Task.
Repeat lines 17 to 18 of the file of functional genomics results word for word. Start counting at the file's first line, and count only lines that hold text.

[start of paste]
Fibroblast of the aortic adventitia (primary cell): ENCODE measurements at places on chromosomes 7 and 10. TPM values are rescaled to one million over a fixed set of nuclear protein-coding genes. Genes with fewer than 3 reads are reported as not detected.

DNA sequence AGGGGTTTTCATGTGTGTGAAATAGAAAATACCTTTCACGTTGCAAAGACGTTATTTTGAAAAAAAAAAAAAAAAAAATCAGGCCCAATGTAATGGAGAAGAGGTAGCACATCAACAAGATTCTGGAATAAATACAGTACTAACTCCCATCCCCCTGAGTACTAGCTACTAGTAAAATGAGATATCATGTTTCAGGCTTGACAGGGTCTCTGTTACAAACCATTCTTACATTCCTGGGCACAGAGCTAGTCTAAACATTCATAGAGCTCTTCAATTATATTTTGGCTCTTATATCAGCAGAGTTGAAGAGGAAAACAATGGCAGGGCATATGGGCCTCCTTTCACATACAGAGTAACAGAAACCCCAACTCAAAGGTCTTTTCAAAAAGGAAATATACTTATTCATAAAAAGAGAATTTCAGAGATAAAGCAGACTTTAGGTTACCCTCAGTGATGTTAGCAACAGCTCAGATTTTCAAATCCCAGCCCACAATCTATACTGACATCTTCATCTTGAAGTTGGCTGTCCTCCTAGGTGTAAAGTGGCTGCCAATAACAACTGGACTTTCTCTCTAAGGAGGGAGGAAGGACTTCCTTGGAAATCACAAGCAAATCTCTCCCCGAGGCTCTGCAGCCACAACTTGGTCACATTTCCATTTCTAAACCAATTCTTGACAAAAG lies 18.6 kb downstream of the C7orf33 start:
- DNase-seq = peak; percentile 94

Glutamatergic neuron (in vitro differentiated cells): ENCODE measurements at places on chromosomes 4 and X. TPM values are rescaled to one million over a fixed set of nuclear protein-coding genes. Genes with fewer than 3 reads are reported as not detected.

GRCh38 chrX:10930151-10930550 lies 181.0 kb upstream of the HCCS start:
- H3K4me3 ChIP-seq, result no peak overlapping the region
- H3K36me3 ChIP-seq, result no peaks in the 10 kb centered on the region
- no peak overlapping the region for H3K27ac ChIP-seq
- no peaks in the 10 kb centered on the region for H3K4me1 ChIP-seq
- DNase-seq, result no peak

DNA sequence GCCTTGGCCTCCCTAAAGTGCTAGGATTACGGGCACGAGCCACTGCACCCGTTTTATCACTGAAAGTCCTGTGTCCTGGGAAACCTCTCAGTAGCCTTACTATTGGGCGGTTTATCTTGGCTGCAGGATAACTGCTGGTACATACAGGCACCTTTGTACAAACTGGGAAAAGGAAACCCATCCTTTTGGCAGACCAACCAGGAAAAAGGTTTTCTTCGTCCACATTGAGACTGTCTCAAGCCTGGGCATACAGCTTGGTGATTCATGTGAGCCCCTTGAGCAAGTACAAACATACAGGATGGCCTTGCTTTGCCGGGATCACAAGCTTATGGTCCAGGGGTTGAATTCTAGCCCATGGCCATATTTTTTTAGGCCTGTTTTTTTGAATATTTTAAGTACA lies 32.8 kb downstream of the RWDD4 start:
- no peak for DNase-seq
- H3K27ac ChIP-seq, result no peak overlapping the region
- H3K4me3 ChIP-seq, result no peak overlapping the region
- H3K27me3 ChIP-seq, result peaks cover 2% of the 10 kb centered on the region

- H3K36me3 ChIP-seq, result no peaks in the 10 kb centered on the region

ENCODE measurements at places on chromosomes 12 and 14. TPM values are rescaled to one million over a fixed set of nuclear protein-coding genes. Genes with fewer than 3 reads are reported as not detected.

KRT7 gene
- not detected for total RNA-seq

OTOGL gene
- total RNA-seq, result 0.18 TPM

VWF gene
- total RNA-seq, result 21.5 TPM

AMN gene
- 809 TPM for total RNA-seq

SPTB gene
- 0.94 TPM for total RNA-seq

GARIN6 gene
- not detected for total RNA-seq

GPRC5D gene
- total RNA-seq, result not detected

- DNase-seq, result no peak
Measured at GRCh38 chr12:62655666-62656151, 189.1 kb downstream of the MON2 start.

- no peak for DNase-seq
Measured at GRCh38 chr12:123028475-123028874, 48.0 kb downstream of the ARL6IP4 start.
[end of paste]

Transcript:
ENCODE measurements at places on chromosomes 12 and 14. TPM values are rescaled to one million over a fixed set of nuclear protein-coding genes. Genes with fewer than 3 reads are reported as not detected.

KRT7 gene